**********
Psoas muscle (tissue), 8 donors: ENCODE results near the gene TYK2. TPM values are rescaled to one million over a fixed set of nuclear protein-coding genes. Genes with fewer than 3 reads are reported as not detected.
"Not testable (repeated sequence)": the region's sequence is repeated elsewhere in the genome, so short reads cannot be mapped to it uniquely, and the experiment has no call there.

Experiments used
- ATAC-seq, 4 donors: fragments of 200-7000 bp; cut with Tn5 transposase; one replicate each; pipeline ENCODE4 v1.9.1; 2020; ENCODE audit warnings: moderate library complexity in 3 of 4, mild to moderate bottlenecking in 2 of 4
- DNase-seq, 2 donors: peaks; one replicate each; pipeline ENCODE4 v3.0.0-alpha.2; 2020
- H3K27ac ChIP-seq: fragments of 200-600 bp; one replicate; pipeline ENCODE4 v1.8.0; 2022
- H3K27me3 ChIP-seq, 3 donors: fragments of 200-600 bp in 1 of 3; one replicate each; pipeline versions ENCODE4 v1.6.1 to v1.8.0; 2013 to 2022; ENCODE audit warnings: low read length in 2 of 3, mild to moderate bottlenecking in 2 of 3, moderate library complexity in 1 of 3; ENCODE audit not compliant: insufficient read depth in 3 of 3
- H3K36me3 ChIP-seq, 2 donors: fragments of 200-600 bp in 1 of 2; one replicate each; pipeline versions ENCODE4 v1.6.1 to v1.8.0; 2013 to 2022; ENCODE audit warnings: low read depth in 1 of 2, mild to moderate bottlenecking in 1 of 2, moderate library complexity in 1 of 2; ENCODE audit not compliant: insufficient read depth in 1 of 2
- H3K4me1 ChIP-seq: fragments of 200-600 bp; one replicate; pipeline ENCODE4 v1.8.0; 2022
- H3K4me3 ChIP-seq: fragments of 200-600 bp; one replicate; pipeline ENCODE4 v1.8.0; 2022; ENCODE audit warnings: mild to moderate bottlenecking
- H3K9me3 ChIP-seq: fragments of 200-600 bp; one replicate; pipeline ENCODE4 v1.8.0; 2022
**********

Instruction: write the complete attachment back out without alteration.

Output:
Psoas muscle (tissue), 8 donors: ENCODE results near the gene TYK2. TPM values are rescaled to one million over a fixed set of nuclear protein-coding genes. Genes with fewer than 3 reads are reported as not detected.
"Not testable (repeated sequence)": the region's sequence is repeated elsewhere in the genome, so short reads cannot be mapped to it uniquely, and the experiment has no call there.

Experiments used
- ATAC-seq, 4 donors: fragments of 200-7000 bp; cut with Tn5 transposase; one replicate each; pipeline ENCODE4 v1.9.1; 2020; ENCODE audit warnings: moderate library complexity in 3 of 4, mild to moderate bottlenecking in 2 of 4
- DNase-seq, 2 donors: peaks; one replicate each; pipeline ENCODE4 v3.0.0-alpha.2; 2020
- H3K27ac ChIP-seq: fragments of 200-600 bp; one replicate; pipeline ENCODE4 v1.8.0; 2022
- H3K27me3 ChIP-seq, 3 donors: fragments of 200-600 bp in 1 of 3; one replicate each; pipeline versions ENCODE4 v1.6.1 to v1.8.0; 2013 to 2022; ENCODE audit warnings: low read length in 2 of 3, mild to moderate bottlenecking in 2 of 3, moderate library complexity in 1 of 3; ENCODE audit not compliant: insufficient read depth in 3 of 3
- H3K36me3 ChIP-seq, 2 donors: fragments of 200-600 bp in 1 of 2; one replicate each; pipeline versions ENCODE4 v1.6.1 to v1.8.0; 2013 to 2022; ENCODE audit warnings: low read depth in 1 of 2, mild to moderate bottlenecking in 1 of 2, moderate library complexity in 1 of 2; ENCODE audit not compliant: insufficient read depth in 1 of 2
- H3K4me1 ChIP-seq: fragments of 200-600 bp; one replicate; pipeline ENCODE4 v1.8.0; 2022
- H3K4me3 ChIP-seq: fragments of 200-600 bp; one replicate; pipeline ENCODE4 v1.8.0; 2022; ENCODE audit warnings: mild to moderate bottlenecking
- H3K9me3 ChIP-seq: fragments of 200-600 bp; one replicate; pipeline ENCODE4 v1.8.0; 2022